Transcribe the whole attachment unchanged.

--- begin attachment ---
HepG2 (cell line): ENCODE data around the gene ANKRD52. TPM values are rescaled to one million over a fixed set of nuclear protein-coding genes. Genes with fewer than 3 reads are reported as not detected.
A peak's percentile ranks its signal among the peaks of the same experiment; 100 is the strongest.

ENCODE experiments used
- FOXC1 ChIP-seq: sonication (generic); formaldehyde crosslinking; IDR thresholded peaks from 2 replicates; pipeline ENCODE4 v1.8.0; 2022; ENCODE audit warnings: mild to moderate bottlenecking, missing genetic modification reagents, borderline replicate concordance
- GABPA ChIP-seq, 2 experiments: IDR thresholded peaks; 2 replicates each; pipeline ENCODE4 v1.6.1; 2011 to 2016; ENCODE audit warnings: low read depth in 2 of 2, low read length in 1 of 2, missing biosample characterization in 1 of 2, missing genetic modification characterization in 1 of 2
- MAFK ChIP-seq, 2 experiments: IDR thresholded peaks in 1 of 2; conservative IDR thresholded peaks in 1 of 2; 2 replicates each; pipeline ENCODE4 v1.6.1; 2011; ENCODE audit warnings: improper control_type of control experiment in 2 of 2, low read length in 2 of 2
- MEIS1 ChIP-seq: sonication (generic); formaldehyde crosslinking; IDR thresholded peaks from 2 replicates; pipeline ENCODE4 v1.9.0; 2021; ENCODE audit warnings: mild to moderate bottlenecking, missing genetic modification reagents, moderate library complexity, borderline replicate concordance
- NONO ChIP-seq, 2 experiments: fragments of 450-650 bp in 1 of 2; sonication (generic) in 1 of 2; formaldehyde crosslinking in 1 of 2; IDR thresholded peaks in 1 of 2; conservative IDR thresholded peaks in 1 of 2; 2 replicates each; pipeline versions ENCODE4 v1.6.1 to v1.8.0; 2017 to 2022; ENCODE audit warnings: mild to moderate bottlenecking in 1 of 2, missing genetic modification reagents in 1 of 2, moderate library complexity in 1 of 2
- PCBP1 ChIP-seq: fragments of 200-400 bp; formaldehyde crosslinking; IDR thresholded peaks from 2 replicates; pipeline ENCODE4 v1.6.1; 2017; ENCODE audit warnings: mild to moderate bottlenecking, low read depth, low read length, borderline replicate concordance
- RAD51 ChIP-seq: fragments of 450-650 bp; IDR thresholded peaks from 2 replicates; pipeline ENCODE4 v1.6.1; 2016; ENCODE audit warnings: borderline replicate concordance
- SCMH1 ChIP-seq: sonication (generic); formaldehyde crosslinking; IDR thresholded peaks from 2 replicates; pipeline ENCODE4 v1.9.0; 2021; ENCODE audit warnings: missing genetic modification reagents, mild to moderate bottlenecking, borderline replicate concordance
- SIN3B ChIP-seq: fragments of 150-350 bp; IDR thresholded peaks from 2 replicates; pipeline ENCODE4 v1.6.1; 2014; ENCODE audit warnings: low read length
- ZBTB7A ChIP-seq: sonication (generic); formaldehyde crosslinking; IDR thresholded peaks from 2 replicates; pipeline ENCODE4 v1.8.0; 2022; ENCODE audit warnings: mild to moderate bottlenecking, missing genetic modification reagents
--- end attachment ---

HepG2 (cell line): ENCODE data around the gene ANKRD52. TPM values are rescaled to one million over a fixed set of nuclear protein-coding genes. Genes with fewer than 3 reads are reported as not detected.
A peak's percentile ranks its signal among the peaks of the same experiment; 100 is the strongest.

ENCODE experiments used
- FOXC1 ChIP-seq: sonication (generic); formaldehyde crosslinking; IDR thresholded peaks from 2 replicates; pipeline ENCODE4 v1.8.0; 2022; ENCODE audit warnings: mild to moderate bottlenecking, missing genetic modification reagents, borderline replicate concordance
- GABPA ChIP-seq, 2 experiments: IDR thresholded peaks; 2 replicates each; pipeline ENCODE4 v1.6.1; 2011 to 2016; ENCODE audit warnings: low read depth in 2 of 2, low read length in 1 of 2, missing biosample characterization in 1 of 2, missing genetic modification characterization in 1 of 2
- MAFK ChIP-seq, 2 experiments: IDR thresholded peaks in 1 of 2; conservative IDR thresholded peaks in 1 of 2; 2 replicates each; pipeline ENCODE4 v1.6.1; 2011; ENCODE audit warnings: improper control_type of control experiment in 2 of 2, low read length in 2 of 2
- MEIS1 ChIP-seq: sonication (generic); formaldehyde crosslinking; IDR thresholded peaks from 2 replicates; pipeline ENCODE4 v1.9.0; 2021; ENCODE audit warnings: mild to moderate bottlenecking, missing genetic modification reagents, moderate library complexity, borderline replicate concordance
- NONO ChIP-seq, 2 experiments: fragments of 450-650 bp in 1 of 2; sonication (generic) in 1 of 2; formaldehyde crosslinking in 1 of 2; IDR thresholded peaks in 1 of 2; conservative IDR thresholded peaks in 1 of 2; 2 replicates each; pipeline versions ENCODE4 v1.6.1 to v1.8.0; 2017 to 2022; ENCODE audit warnings: mild to moderate bottlenecking in 1 of 2, missing genetic modification reagents in 1 of 2, moderate library complexity in 1 of 2
- PCBP1 ChIP-seq: fragments of 200-400 bp; formaldehyde crosslinking; IDR thresholded peaks from 2 replicates; pipeline ENCODE4 v1.6.1; 2017; ENCODE audit warnings: mild to moderate bottlenecking, low read depth, low read length, borderline replicate concordance
- RAD51 ChIP-seq: fragments of 450-650 bp; IDR thresholded peaks from 2 replicates; pipeline ENCODE4 v1.6.1; 2016; ENCODE audit warnings: borderline replicate concordance
- SCMH1 ChIP-seq: sonication (generic); formaldehyde crosslinking; IDR thresholded peaks from 2 replicates; pipeline ENCODE4 v1.9.0; 2021; ENCODE audit warnings: missing genetic modification reagents, mild to moderate bottlenecking, borderline replicate concordance
- SIN3B ChIP-seq: fragments of 150-350 bp; IDR thresholded peaks from 2 replicates; pipeline ENCODE4 v1.6.1; 2014; ENCODE audit warnings: low read length
- ZBTB7A ChIP-seq: sonication (generic); formaldehyde crosslinking; IDR thresholded peaks from 2 replicates; pipeline ENCODE4 v1.8.0; 2022; ENCODE audit warnings: mild to moderate bottlenecking, missing genetic modification reagents